Move to offer under-30s AstraZeneca alternative 'has not increased vaccine hesitancy'

The recent Joint Committee on Vaccination and Immunisation (JCVI) decision to offer under-30s an alternative to the AstraZeneca Covid-19 vaccine has not led to an increase in vaccine hesitancy, Scottish Government clinicians have said.

Thursday, 22nd April 2021, 6:23 pm

The decision was taken in early April over a possible link between the vaccine and “extremely rare” blood clots. It was not extended to the over-30s as they are at a higher risk from Covid-19 than younger age groups, and the virus presents a much greater danger than the vaccine.

The decision has not led to any increased vaccine hesitancy, National Clinical Director Jason Leitch said on Thursday.

Professor Leitch said: “I’ve heard and seen no data that suggests that that has led to anything.

"You get questions of course, vaccine hesitancy is a normal thing and we’re dealing with that as and when it occurs.”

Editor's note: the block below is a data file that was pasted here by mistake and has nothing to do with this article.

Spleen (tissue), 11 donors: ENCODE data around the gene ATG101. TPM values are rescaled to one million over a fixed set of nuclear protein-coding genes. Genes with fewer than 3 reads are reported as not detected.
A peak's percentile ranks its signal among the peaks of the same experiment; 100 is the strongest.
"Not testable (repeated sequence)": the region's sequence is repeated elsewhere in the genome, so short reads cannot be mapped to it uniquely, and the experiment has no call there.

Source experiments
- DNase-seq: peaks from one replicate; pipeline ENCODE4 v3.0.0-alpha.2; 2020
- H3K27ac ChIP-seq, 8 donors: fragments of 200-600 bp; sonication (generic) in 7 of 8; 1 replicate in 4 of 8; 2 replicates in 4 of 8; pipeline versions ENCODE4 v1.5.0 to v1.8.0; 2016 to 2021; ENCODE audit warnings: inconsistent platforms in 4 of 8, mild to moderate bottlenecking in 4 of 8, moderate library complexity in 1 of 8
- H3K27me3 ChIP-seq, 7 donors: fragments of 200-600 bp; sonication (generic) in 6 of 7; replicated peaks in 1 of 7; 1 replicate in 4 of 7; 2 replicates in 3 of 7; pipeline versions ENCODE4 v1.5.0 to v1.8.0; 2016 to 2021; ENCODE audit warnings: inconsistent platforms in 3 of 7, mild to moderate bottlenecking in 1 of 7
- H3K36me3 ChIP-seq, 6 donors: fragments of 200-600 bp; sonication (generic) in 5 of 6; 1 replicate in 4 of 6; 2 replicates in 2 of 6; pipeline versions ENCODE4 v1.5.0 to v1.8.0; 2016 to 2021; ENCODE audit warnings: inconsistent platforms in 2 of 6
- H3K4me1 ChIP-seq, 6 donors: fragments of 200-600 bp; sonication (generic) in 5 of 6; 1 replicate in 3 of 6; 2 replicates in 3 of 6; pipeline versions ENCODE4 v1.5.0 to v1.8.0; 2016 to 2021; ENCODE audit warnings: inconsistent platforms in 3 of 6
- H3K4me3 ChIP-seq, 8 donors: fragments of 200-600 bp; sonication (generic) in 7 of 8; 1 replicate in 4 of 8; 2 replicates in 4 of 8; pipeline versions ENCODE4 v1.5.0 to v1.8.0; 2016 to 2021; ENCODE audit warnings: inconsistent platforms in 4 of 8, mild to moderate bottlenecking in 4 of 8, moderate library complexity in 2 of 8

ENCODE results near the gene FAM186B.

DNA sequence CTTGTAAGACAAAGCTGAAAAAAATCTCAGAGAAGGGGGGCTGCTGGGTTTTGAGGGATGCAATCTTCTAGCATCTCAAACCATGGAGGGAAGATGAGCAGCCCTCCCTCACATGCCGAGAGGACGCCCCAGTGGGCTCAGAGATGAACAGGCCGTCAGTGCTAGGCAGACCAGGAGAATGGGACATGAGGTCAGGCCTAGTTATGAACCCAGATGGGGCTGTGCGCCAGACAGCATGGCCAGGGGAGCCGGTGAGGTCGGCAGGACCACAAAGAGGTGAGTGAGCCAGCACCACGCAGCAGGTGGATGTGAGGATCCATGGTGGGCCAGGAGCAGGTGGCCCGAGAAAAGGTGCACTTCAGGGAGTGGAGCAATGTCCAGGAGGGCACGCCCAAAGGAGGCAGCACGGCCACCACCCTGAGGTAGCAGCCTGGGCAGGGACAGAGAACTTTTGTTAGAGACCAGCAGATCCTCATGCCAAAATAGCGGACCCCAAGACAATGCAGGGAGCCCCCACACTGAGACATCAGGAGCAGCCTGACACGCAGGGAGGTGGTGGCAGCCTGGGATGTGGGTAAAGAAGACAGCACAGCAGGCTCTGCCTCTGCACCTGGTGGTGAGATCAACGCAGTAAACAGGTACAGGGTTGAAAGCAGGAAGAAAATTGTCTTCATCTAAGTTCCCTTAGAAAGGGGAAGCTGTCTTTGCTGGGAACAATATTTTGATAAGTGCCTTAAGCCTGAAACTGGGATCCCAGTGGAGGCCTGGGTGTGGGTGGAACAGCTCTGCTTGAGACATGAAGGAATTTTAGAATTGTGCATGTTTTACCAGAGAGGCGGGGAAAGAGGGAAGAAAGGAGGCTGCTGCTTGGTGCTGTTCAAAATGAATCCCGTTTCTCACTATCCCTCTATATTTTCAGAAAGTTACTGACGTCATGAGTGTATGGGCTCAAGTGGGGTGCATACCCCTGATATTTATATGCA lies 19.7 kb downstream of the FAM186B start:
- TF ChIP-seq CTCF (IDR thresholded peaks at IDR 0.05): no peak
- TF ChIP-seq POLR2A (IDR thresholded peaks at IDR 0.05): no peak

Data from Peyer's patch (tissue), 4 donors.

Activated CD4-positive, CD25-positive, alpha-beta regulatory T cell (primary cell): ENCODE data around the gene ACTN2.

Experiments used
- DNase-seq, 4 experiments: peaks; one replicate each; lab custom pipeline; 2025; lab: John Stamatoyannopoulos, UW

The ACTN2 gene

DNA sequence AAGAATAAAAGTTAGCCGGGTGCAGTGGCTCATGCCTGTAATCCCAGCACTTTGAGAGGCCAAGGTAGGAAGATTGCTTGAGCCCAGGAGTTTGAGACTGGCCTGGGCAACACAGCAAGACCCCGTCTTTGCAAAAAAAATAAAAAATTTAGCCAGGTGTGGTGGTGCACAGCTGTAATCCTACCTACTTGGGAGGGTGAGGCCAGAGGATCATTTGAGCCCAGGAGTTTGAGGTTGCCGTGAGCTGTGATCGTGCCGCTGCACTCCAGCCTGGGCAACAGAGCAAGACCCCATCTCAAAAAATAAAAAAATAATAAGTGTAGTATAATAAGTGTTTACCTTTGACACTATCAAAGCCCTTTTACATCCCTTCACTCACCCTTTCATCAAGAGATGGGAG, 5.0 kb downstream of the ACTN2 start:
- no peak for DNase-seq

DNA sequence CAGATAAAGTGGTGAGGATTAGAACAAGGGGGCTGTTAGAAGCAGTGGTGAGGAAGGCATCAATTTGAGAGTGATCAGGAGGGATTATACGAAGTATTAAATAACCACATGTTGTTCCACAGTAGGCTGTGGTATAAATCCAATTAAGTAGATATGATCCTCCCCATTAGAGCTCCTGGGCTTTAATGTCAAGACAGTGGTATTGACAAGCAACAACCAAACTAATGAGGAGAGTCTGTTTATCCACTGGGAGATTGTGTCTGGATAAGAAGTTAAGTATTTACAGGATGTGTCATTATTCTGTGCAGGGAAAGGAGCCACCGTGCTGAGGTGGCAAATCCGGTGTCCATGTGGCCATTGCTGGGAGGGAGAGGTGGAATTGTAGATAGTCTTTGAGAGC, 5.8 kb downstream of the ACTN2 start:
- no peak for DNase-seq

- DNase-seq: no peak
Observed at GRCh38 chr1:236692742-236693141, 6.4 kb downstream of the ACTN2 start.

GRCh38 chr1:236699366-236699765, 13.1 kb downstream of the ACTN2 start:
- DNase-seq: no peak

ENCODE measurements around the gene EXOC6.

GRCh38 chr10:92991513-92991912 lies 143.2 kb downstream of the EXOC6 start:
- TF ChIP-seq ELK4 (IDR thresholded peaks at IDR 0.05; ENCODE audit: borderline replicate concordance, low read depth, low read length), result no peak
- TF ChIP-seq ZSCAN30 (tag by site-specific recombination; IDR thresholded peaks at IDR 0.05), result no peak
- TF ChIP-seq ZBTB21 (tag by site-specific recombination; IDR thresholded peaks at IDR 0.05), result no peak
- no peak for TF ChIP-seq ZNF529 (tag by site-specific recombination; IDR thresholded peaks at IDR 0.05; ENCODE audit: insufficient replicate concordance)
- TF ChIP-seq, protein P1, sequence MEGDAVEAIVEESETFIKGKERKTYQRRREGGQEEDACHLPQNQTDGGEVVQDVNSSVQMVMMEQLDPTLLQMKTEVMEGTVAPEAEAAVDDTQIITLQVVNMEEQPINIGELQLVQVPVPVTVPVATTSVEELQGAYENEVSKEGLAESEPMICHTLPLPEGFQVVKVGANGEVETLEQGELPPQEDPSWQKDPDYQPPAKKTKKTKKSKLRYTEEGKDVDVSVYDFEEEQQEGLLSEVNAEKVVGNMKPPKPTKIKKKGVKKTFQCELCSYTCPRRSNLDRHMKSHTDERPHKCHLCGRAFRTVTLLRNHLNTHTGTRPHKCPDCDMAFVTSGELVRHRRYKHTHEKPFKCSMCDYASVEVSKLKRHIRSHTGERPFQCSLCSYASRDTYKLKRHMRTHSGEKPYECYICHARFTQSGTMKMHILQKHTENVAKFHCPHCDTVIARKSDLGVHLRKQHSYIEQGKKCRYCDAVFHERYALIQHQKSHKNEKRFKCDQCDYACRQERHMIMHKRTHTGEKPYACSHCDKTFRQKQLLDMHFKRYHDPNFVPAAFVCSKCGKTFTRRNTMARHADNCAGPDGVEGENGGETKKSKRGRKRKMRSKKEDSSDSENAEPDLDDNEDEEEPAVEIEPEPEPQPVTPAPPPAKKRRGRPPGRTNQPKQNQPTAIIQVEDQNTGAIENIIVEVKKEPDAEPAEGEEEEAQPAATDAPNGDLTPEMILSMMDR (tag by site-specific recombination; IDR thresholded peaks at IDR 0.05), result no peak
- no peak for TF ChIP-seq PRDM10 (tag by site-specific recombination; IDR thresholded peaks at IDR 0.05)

Chief Medical Officer Gregor Smith added that vaccine take-up has been extremely good.

“At this point in time we’re not seeing any concerning data at all in relation to uptake of the vaccine, in fact quite the contrary,” he said.

“Since the beginning of the vaccination programme I have been absolutely buoyant at the number of people who've been stepping up to receive their vaccine.

“If you look at the most recent age group, which we are in the process of completing, people aged 50 to 54, even there we've got an uptake of 91 per cent at this point in time.

“These are absolutely incredible figures, and there's no vaccination programmes that we've conducted across this country which have got close so consistently across all these different age groups in terms of their uptake.

“There is no data at this point in time that causes me concern in relation to that uptake.”

It comes after a survey by Stirling University researchers found no significant drop in the number of people intending to get a vaccine in the wake of the updated guidance.

Dr David Comerford, of Stirling’s Behavioural Science Centre, said: “I was surprised – I thought we would see a change in response following the UK regulator’s new guidance.

“Perhaps not from the under-30s, who would be offered different vaccines, but if you were 31–35, say, we would have expected hesitancy."

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